‘Bulrusher,’ at McCarter Theatre Center, offers quirky mix of earthy humor and mystic poetry

bulrusher review


Jordan Tyson stars as the title character in “Bulrusher” at the McCarter Theatre Center in Princeton.

There is an obvious biblical allusion in the title character’s name in Eisa Davis’ “Bulrusher,” which is currently being presented at the McCarter Theatre Center in Princeton.

Her unknown mother, she tells another character in the play, “sent me down the Navarro River but someone found me in the weeds. The bulrushes.”

“Like Moses,” it is observed.

“No,” Bulrusher responds. “Like me.”


Cyndii Johnson, left, and Jordan Tyson in “Bulrusher.”

Why go through the trouble to set up a biblical parallel, only to deflate it? I don’t know. But it’s just one of Davis’ many quirky touches in the play, which was a finalist for the Pulitzer Prize for Drama in 2007.

A bigger one: Davis sets the action in Boonville, California, a real town, north of San Francisco, that has developed a dialect of its own. Davis’ characters sometimes speak in it, and though the theater helpfully provides a glossary of 55 words and terms in the program, I’m not sure that the folksy character that the words add to the play offsets the frustration of making a viewer try to decipher lines such as “Listen, booker tee, ain’t no call for that sorta nonch harpin’. You can step right out and get your Fourth of Jeel jollies rubbin’ up against some tree.”

Davis’ tone is sometimes poetic and sometimes coarsely humorous — and also, sometimes mythical and sometimes socially conscious — as she sketches memorable portraits of the oddballs living in this town. Bulrusher (Jordan Tyson) is an earnest and likeable young lady who makes her living selling oranges, and has the power to see the future. She fends off the advances of a buffoonish character known only as Boy (Rob Kellogg) and falls heads-over-heels in love (or as she says, she “gets that turpentine feeling under my skin”) when Vera (Cyndii Johnson) arrives in town from Alabama.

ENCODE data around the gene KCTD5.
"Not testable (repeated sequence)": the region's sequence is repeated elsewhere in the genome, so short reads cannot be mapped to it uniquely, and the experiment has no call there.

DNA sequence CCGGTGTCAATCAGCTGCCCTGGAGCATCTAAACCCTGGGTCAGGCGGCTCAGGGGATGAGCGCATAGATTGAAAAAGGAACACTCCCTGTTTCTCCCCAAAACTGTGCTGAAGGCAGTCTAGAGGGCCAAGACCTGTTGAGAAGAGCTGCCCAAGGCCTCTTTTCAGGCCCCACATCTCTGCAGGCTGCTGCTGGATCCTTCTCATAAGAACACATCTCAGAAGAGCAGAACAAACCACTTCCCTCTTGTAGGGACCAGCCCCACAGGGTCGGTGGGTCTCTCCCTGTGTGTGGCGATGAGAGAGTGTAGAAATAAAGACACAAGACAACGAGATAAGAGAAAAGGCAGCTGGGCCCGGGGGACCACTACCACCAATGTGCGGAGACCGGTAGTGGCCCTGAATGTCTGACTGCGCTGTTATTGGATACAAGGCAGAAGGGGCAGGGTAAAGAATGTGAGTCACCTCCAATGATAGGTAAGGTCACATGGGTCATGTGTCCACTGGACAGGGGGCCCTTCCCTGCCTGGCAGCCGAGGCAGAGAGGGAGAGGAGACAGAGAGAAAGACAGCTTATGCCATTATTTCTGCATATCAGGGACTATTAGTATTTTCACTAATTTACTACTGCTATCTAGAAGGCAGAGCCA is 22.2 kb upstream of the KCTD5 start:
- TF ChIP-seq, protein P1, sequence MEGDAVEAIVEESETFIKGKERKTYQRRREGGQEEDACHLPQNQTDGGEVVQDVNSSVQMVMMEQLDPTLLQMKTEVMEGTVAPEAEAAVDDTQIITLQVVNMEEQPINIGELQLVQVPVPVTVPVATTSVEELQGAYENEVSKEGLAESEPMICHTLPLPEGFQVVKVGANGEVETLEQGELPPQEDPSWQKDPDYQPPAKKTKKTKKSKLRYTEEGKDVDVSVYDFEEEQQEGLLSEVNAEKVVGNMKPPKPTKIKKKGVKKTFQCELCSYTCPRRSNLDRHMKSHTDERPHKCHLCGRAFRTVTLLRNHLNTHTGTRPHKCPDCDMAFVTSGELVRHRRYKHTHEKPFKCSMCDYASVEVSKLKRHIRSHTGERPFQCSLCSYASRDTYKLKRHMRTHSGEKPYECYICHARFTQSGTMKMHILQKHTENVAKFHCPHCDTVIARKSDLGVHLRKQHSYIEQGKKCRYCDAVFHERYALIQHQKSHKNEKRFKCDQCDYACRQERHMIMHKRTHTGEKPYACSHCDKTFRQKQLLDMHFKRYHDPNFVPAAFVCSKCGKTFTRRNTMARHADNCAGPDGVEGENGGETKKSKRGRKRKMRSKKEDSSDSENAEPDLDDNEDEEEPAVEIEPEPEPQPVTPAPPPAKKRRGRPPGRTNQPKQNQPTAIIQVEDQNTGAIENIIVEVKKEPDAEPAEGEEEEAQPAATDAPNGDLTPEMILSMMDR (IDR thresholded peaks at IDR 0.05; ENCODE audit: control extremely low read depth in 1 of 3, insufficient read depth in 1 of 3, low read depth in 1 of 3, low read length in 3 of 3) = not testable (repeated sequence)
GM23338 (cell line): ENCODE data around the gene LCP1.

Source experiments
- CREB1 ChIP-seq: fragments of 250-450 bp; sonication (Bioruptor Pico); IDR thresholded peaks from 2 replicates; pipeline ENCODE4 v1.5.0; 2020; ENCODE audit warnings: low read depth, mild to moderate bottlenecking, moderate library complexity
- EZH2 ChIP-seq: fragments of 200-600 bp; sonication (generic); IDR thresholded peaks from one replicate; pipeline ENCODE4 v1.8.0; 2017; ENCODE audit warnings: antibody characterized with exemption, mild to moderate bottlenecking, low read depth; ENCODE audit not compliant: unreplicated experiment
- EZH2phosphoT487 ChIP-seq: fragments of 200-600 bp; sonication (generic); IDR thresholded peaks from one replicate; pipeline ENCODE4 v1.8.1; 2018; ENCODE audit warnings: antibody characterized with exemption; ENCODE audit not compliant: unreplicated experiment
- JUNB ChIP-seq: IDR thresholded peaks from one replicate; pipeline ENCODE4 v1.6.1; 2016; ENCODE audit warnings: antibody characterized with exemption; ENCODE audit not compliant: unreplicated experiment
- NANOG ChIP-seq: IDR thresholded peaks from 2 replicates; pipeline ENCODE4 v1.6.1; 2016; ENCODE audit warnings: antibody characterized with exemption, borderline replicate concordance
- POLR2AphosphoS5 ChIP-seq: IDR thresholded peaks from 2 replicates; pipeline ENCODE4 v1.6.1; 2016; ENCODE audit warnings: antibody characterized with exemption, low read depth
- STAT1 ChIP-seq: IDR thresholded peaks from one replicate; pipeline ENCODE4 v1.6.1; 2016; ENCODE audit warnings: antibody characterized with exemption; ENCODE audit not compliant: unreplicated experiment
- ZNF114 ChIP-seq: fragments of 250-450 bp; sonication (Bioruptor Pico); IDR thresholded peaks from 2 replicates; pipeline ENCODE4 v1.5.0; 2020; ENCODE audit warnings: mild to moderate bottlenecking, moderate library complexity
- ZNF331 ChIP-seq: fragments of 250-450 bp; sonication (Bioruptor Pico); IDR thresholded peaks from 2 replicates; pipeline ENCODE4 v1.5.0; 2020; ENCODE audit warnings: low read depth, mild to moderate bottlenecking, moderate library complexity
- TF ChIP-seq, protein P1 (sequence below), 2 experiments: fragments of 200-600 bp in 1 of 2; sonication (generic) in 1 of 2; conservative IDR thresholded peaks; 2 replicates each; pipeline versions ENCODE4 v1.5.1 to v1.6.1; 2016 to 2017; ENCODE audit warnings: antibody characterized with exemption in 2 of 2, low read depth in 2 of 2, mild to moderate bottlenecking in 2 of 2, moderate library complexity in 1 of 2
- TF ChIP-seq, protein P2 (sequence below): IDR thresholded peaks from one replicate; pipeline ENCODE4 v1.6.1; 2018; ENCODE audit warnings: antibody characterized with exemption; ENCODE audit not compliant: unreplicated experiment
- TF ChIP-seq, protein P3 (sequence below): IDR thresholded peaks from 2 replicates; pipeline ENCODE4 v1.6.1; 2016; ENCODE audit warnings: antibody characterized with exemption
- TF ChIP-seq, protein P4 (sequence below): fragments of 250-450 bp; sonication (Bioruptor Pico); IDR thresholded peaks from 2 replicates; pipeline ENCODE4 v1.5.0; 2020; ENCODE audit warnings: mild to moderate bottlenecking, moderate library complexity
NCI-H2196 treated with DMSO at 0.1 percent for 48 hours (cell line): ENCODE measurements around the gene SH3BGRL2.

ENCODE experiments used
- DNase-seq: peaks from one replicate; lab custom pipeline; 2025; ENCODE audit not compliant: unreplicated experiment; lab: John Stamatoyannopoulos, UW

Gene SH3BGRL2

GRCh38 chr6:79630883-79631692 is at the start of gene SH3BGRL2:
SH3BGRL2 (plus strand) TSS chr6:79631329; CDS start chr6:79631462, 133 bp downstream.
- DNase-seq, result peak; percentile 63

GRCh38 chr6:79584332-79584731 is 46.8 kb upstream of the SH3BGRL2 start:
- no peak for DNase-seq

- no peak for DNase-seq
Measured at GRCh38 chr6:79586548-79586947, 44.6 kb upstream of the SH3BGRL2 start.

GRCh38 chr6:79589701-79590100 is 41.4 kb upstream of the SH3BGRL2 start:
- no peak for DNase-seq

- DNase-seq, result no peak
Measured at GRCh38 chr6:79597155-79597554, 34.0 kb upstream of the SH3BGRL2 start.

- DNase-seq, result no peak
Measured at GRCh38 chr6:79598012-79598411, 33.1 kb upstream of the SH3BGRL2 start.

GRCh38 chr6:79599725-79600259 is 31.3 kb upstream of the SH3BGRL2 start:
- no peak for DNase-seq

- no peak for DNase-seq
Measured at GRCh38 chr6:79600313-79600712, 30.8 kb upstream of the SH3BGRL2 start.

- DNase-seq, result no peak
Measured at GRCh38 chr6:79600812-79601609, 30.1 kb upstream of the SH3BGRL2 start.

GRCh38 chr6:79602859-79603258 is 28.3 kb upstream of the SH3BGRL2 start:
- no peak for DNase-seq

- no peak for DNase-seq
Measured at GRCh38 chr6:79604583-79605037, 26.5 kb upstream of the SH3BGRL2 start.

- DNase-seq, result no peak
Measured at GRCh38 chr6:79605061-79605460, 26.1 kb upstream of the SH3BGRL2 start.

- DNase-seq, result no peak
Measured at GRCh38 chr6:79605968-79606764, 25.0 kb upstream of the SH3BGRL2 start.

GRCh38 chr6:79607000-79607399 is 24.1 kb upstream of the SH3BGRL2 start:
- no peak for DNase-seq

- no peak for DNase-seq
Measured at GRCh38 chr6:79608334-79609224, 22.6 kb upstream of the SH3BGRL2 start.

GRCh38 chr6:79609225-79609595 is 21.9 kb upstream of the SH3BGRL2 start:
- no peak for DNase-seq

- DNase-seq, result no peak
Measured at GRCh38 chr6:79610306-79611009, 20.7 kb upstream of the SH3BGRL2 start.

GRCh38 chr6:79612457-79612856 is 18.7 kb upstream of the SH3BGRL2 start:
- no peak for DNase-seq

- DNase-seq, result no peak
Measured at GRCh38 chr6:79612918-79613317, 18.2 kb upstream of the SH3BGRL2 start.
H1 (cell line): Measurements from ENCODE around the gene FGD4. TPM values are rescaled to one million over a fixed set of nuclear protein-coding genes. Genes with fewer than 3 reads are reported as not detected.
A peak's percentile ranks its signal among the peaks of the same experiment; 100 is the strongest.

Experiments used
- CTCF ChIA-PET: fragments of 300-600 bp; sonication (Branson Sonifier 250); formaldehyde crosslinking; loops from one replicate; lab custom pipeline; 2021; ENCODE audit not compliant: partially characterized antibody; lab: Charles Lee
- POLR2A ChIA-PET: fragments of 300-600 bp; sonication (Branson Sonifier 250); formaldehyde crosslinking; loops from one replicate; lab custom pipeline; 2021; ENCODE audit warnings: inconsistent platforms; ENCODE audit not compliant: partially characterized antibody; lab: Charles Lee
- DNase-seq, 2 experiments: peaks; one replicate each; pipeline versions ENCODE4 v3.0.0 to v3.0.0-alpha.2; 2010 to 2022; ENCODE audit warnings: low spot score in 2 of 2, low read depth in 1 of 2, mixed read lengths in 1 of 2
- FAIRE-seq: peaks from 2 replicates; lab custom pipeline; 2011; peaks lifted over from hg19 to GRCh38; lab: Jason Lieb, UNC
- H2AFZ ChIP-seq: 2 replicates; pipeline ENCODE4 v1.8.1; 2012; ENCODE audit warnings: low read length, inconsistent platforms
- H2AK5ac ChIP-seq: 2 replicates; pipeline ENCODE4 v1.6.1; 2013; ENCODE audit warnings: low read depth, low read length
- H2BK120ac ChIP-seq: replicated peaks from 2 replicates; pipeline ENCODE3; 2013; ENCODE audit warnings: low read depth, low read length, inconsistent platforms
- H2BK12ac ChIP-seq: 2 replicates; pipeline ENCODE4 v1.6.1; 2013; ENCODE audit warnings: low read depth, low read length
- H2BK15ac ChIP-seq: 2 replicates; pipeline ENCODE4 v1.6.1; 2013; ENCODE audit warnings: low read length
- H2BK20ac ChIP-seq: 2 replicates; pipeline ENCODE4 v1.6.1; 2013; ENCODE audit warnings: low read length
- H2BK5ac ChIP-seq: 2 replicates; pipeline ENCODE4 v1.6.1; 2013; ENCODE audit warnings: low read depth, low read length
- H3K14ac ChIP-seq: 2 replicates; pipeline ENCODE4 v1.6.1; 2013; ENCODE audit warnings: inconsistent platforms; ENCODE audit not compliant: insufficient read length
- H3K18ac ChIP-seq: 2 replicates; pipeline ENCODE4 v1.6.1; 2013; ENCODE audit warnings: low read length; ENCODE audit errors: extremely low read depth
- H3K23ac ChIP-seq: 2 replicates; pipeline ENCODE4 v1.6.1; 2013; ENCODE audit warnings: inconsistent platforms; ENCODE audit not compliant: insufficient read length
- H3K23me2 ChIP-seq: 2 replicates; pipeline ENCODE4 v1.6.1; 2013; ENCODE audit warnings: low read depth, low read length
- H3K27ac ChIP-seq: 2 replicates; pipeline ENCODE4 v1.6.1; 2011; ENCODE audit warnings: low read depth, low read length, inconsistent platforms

It is the summer of 1955, and though there is no racial tension to speak of among this play’s uniformly friendly white and Black characters, Vera tells Bulrusher about the Civil Rights struggle going on elsewhere, and informs her about what has just happened, horrifically, to Emmett Till.


From left, Jeorge Bennett Watson, Jamie LaVerdiere and Shyla Lefner in “Bulrusher.”

Vera is the niece of Logger (Jeorge Bennett Watson), a logger who hangs out at a brothel owned by the hard-edged, business-minded madam, known as Madam (Shyla Lefner). Joining him as a regular there is Schoolch, who is as taciturn and detached as Logger (who announces, “I feel poetical all of the time”) is loquacious and outgoing.

Schoolch is a schoolteacher (“schoolch” is Boonville lingo for schoolteacher) who never indulges in the brothel’s unseen prostitutes, waiting upstairs; he just sits downstairs with Madam and, sometimes, Logger, drinking tea and reading a newspaper.

Schoolch adopted Bulrusher all those years ago, when she was found in the bulrushes, and is in love with Madam, who used to be romantically involved with Logger. Madam is not all that interested in either potential suitor, as she is focused on the upcoming sale of her brothel, which she thinks will, improbably, make her a rich woman. (I write “improbably” because Boonville is a small rural town, and the brothel doesn’t seem like anything anyone would pay a lot of money for.)

Madam does, finally, admit to still having some feelings for Logger, but quickly adds, “I don’t run my life by what I want … that ain’t my way.”

There is a story to “Bulrusher” (as well as a big final plot twist that I saw coming a mile away). But I can’t say I was all that interested in it. I did enjoy, though, the opportunity to spend some time with these vividly drawn and skillfully played characters, and marvel at the beauty of Lawrence E. Moten III’s set, with its Edenic mix of wood and vegetation and sky projections, and its built-in river for Bulrusher and Vera to bathe in. It’s a set that really accentuates the mystical side of the story, and helps create the sense of Boonville being a magical place, part of the world but somehow apart from it as well.


Rob Kellogg and Jordan Tyson in “Bulrusher.”

There is music and dancing in this production — directed by McCarter’s associate artistic director, Nicole A.  Watson — and a pretty dramatic fight. From the first scene to the last, there is always a lot going on. There is some gorgeous language in Bulrusher’s musings, and lots of laughs, too, many of them generated by the monumentally dense Boy.

“Some things are for sure,” he tells Bulrusher at one point, unshakeable in his love. “You are that. You are my for sure.”

“What are you talking about?” she responds.

The McCarter Theatre Center in Princeton will present “Bulrusher” at its Berlind Theater through Oct. 7. Visit mccarter.org.


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